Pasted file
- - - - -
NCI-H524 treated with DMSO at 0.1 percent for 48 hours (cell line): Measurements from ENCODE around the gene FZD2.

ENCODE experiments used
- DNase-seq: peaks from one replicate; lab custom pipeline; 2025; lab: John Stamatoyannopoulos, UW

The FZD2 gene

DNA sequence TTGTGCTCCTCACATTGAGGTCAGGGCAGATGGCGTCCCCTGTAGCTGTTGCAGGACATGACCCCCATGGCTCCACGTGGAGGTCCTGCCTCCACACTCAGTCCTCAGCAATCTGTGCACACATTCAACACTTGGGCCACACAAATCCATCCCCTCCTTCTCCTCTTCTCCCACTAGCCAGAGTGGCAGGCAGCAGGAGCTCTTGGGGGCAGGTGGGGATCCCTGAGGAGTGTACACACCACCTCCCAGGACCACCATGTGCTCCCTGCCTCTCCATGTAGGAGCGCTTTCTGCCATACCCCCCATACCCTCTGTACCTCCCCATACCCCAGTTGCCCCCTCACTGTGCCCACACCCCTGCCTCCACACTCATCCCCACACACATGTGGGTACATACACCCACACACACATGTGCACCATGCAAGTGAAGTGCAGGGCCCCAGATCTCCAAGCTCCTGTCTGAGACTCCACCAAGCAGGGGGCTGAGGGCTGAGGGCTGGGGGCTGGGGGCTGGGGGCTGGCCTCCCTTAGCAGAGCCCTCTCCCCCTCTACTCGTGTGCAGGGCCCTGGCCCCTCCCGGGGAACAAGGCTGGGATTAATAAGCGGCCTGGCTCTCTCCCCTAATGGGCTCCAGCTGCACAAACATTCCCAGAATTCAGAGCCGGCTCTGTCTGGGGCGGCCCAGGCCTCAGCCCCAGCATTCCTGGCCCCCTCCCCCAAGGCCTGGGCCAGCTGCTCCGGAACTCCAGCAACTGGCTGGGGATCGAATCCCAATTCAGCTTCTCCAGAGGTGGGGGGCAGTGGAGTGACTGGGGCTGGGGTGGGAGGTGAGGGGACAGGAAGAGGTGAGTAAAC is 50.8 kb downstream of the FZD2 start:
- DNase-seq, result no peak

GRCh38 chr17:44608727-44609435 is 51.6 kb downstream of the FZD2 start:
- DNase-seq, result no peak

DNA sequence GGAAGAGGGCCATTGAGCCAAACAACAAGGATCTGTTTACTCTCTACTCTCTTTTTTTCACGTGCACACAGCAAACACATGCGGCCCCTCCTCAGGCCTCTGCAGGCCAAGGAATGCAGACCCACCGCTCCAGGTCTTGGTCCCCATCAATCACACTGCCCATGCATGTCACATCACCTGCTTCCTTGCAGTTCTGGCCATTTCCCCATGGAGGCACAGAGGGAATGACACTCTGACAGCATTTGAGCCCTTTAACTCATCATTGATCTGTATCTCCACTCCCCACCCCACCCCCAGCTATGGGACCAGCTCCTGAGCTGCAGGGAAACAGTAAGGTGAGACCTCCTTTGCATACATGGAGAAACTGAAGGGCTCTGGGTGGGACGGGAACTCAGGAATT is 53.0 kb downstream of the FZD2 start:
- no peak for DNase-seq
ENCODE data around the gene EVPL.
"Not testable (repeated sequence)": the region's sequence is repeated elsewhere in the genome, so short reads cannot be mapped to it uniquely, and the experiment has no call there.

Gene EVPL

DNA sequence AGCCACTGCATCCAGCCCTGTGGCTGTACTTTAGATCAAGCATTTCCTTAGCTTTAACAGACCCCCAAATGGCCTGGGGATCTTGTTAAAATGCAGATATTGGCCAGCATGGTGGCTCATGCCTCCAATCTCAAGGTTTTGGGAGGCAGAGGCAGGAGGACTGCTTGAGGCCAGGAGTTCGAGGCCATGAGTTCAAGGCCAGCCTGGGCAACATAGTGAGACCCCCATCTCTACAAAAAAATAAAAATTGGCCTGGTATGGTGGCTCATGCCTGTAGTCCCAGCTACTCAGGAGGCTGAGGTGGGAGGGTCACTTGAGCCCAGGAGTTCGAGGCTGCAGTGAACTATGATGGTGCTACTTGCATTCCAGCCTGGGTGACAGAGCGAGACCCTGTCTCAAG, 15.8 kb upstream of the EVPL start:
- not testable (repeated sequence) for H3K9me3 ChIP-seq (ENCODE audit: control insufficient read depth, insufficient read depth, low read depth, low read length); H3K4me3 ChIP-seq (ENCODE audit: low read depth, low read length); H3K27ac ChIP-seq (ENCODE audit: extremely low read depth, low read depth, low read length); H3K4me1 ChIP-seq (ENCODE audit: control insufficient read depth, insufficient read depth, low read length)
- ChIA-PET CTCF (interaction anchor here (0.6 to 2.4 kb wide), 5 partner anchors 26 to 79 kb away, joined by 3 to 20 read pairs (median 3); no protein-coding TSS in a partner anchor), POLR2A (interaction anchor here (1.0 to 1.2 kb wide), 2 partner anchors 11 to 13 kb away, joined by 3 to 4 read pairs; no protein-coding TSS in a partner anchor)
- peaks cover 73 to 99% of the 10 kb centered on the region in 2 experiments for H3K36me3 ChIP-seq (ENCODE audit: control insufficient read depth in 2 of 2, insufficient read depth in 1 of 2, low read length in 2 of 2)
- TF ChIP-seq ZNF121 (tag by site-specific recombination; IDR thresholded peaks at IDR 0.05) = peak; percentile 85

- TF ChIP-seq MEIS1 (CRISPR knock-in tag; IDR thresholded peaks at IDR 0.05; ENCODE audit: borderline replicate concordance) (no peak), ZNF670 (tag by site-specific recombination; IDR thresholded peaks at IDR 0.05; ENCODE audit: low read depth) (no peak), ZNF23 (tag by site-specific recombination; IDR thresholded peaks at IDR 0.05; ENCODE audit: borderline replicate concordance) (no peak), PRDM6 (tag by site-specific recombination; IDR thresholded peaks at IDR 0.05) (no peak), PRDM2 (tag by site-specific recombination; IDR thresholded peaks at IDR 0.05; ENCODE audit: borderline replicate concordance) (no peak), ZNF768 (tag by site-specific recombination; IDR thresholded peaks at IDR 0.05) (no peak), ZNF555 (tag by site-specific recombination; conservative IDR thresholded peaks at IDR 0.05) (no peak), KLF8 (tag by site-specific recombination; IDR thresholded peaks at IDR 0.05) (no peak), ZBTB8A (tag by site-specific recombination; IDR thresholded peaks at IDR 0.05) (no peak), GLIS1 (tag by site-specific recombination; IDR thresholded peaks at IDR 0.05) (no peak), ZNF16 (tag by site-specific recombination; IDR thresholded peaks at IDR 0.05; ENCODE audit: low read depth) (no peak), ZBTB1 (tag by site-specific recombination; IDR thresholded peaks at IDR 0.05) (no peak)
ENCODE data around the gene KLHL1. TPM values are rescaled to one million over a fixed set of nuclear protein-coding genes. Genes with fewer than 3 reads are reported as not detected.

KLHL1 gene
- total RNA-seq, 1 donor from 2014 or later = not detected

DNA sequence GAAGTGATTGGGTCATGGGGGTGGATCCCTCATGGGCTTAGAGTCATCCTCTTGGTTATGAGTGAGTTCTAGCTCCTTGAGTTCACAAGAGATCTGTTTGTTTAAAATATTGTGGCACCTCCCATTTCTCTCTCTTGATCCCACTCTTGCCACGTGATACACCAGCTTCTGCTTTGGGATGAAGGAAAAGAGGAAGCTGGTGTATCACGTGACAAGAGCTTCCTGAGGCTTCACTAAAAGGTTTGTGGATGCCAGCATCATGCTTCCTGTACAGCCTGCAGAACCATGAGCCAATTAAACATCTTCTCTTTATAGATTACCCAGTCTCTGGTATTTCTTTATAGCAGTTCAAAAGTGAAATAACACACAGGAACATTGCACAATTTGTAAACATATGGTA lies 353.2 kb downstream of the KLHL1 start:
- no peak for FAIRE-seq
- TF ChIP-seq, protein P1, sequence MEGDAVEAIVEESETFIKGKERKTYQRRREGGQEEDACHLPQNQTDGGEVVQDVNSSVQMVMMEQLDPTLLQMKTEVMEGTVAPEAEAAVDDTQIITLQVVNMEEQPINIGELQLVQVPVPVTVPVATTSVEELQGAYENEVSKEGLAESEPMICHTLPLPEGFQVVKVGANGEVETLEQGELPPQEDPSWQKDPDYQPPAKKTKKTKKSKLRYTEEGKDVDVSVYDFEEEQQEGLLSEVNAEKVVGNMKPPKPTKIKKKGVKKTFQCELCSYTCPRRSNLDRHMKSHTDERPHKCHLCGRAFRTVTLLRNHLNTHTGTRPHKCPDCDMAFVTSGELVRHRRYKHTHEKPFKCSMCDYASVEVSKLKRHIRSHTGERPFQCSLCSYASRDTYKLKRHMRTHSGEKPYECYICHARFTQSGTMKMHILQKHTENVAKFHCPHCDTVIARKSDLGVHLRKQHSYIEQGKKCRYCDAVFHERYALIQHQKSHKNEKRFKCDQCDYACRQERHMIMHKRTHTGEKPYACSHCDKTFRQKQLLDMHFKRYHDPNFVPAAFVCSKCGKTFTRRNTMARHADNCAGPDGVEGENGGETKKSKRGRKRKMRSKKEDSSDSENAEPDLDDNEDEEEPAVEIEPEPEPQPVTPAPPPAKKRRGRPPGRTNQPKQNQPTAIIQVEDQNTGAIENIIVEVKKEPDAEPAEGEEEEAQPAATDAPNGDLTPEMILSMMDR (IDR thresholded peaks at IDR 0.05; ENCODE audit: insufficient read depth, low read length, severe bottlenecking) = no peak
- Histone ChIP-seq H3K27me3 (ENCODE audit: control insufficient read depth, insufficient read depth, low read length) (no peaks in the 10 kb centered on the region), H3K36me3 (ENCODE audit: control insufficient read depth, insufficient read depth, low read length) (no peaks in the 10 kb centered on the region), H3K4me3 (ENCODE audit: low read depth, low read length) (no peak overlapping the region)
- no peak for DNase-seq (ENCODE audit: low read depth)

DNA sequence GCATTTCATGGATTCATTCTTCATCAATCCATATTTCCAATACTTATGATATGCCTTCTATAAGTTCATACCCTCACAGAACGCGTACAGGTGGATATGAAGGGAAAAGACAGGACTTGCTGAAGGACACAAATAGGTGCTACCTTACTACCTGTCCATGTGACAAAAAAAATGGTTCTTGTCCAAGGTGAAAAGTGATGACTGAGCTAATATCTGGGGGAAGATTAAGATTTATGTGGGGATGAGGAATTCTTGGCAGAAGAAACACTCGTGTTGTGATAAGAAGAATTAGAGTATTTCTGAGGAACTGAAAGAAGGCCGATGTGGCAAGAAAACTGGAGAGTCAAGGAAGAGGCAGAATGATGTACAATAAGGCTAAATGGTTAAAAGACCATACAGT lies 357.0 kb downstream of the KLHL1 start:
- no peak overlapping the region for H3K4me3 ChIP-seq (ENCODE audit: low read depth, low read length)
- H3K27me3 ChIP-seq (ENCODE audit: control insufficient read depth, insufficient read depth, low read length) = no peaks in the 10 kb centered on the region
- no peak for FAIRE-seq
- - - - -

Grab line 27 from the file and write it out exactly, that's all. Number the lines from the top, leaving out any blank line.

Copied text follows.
- no peak for DNase-seq (ENCODE audit: low read depth)